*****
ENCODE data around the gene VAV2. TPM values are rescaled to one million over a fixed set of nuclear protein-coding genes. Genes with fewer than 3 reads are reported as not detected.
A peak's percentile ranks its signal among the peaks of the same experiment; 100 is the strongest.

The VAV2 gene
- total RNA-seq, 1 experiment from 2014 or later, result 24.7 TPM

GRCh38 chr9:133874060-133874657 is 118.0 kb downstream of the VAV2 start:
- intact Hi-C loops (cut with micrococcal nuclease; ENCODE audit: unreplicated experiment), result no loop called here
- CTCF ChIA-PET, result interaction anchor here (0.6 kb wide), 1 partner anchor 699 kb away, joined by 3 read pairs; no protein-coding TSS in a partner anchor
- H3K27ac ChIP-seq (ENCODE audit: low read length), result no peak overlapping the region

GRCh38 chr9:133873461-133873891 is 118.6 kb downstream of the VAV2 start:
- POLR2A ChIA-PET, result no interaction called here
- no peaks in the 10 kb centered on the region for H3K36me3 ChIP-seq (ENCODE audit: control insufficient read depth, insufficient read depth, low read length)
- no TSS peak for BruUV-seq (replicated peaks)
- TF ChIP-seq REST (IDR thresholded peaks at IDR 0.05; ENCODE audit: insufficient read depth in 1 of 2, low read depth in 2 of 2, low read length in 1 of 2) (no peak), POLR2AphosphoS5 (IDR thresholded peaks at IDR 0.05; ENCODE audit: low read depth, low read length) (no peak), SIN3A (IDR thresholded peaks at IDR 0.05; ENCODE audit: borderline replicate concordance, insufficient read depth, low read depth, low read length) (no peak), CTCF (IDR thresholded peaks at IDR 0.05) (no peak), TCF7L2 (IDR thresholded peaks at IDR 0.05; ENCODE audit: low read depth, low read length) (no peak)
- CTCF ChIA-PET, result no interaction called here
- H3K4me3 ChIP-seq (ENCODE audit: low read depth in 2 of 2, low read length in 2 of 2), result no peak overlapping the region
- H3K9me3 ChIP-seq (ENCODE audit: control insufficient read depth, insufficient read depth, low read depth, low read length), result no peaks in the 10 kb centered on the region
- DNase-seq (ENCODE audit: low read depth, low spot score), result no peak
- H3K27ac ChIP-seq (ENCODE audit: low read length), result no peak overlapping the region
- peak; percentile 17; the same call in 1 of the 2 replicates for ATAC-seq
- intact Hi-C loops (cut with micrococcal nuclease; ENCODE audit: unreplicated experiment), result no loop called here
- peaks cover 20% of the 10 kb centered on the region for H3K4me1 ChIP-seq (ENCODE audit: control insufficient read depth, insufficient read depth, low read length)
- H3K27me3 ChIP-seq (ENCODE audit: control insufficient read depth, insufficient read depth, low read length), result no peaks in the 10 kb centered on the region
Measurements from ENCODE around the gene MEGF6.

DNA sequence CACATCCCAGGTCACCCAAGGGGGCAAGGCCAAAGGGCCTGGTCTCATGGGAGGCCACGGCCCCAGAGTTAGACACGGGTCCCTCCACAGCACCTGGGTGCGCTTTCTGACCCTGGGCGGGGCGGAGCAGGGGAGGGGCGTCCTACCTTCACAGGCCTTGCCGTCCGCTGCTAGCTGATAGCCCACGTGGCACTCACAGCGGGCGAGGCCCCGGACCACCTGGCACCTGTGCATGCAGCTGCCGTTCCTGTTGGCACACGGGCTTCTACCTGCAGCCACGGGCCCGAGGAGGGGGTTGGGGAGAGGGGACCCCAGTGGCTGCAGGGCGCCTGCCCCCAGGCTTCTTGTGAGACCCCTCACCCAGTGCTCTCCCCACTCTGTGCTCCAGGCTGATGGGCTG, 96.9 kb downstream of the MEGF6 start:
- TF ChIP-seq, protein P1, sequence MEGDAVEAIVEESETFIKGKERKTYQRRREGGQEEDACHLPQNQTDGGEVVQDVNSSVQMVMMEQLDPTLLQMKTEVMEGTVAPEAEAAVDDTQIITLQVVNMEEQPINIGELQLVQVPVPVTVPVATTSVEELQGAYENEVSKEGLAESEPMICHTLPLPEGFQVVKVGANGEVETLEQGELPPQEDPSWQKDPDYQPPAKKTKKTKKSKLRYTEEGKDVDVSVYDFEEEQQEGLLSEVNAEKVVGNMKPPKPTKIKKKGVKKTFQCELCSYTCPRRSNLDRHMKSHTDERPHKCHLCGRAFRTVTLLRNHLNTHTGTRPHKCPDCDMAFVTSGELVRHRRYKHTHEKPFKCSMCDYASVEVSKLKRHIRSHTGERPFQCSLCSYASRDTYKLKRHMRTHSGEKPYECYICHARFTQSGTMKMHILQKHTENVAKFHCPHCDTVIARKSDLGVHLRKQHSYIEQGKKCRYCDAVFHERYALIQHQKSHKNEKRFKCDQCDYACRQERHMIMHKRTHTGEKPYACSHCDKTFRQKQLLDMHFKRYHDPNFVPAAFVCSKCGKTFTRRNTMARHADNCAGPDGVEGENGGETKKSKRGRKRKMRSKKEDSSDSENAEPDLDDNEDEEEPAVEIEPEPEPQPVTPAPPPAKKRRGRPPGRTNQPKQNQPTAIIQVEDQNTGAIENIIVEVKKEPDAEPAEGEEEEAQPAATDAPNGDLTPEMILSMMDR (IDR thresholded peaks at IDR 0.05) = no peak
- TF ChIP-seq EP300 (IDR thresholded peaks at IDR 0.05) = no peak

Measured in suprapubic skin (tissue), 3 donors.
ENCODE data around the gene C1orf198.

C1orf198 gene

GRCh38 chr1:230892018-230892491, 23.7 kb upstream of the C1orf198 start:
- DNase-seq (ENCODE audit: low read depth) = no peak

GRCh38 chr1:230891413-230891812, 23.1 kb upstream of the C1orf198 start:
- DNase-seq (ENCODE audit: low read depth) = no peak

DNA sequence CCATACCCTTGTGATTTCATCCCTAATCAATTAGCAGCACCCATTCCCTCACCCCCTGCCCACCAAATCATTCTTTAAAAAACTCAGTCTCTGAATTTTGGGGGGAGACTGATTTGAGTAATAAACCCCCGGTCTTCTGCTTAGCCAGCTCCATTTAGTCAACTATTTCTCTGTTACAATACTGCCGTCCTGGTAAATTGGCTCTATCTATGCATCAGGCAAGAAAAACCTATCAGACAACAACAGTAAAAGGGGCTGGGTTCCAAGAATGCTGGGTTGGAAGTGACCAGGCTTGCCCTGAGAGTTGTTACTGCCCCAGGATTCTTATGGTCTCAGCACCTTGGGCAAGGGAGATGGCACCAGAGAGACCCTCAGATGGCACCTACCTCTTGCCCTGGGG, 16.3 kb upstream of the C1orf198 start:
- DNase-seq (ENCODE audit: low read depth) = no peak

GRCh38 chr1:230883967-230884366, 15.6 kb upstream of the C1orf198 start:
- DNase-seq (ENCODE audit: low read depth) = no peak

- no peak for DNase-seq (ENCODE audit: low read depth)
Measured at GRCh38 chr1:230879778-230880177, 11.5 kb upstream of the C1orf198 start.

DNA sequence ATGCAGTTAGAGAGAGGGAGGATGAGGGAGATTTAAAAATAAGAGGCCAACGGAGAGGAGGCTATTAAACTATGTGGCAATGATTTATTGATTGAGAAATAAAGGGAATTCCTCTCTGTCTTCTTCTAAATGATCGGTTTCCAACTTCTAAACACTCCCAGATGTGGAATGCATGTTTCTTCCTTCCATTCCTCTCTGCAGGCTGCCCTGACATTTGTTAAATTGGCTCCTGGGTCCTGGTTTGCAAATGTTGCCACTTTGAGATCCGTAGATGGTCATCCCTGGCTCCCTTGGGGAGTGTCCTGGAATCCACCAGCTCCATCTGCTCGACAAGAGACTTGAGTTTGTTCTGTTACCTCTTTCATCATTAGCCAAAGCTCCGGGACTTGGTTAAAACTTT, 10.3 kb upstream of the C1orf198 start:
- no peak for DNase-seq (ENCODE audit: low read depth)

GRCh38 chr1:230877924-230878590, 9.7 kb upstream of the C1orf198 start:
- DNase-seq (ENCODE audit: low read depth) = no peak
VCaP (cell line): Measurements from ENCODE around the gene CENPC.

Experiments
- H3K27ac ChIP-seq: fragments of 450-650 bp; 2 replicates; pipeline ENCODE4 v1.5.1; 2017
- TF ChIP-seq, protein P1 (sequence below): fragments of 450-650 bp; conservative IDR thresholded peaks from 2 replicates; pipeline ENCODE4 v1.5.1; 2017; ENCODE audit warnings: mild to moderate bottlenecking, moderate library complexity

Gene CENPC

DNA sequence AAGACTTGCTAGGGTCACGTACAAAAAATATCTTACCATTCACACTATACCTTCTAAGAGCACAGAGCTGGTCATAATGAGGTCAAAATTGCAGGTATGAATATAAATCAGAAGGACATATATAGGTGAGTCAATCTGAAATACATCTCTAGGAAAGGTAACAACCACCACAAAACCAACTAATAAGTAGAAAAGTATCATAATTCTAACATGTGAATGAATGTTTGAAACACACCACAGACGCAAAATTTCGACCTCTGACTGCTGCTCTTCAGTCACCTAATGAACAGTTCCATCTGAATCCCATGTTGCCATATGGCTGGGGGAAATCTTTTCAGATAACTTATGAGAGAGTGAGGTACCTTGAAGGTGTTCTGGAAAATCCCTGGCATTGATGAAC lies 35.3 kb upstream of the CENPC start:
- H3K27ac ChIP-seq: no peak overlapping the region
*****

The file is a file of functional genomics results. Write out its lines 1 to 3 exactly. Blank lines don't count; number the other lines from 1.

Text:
ENCODE data around the gene VAV2. TPM values are rescaled to one million over a fixed set of nuclear protein-coding genes. Genes with fewer than 3 reads are reported as not detected.
A peak's percentile ranks its signal among the peaks of the same experiment; 100 is the strongest.

The VAV2 gene